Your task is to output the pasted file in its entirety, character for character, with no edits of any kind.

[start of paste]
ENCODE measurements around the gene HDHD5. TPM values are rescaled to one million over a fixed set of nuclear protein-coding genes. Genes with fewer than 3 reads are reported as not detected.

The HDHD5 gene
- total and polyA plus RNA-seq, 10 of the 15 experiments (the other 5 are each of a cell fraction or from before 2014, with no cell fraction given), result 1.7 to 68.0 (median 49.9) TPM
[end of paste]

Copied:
ENCODE measurements around the gene HDHD5. TPM values are rescaled to one million over a fixed set of nuclear protein-coding genes. Genes with fewer than 3 reads are reported as not detected.

The HDHD5 gene
- total and polyA plus RNA-seq, 10 of the 15 experiments (the other 5 are each of a cell fraction or from before 2014, with no cell fraction given), result 1.7 to 68.0 (median 49.9) TPM